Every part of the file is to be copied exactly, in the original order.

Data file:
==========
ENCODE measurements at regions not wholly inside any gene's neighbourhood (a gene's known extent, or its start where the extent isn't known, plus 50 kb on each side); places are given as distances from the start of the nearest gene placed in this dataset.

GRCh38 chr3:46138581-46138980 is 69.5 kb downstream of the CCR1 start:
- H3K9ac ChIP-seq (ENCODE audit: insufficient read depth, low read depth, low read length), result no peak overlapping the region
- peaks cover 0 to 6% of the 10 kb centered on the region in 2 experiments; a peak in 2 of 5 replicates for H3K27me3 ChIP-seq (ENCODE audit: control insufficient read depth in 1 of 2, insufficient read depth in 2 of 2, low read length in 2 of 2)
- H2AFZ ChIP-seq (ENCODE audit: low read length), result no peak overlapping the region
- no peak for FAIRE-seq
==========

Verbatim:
ENCODE measurements at regions not wholly inside any gene's neighbourhood (a gene's known extent, or its start where the extent isn't known, plus 50 kb on each side); places are given as distances from the start of the nearest gene placed in this dataset.

GRCh38 chr3:46138581-46138980 is 69.5 kb downstream of the CCR1 start:
- H3K9ac ChIP-seq (ENCODE audit: insufficient read depth, low read depth, low read length), result no peak overlapping the region
- peaks cover 0 to 6% of the 10 kb centered on the region in 2 experiments; a peak in 2 of 5 replicates for H3K27me3 ChIP-seq (ENCODE audit: control insufficient read depth in 1 of 2, insufficient read depth in 2 of 2, low read length in 2 of 2)
- H2AFZ ChIP-seq (ENCODE audit: low read length), result no peak overlapping the region
- no peak for FAIRE-seq